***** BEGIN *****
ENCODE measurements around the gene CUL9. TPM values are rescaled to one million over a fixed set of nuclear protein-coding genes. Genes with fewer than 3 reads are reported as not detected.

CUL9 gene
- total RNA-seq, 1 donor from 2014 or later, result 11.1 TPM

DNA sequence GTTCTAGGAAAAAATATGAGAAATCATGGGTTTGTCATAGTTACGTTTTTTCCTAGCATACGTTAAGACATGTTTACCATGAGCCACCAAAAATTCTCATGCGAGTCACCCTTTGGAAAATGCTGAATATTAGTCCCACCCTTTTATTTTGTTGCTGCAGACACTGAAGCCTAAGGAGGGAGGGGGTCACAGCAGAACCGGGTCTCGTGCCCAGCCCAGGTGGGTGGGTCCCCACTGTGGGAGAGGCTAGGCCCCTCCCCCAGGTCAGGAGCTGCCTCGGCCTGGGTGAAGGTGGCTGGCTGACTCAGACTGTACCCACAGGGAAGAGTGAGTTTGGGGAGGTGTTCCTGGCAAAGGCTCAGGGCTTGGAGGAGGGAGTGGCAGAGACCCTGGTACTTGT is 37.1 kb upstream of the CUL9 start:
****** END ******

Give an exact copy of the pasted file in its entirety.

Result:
ENCODE measurements around the gene CUL9. TPM values are rescaled to one million over a fixed set of nuclear protein-coding genes. Genes with fewer than 3 reads are reported as not detected.

CUL9 gene
- total RNA-seq, 1 donor from 2014 or later, result 11.1 TPM

DNA sequence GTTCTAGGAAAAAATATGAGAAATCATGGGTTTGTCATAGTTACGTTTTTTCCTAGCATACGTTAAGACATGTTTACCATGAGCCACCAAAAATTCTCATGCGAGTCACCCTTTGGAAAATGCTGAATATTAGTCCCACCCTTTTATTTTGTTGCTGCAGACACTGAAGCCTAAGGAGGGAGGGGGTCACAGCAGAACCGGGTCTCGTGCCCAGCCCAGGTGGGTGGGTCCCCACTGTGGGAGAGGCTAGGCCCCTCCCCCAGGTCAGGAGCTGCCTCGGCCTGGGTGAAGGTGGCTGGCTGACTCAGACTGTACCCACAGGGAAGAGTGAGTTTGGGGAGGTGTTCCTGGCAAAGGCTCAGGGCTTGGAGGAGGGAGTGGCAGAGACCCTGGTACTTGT is 37.1 kb upstream of the CUL9 start: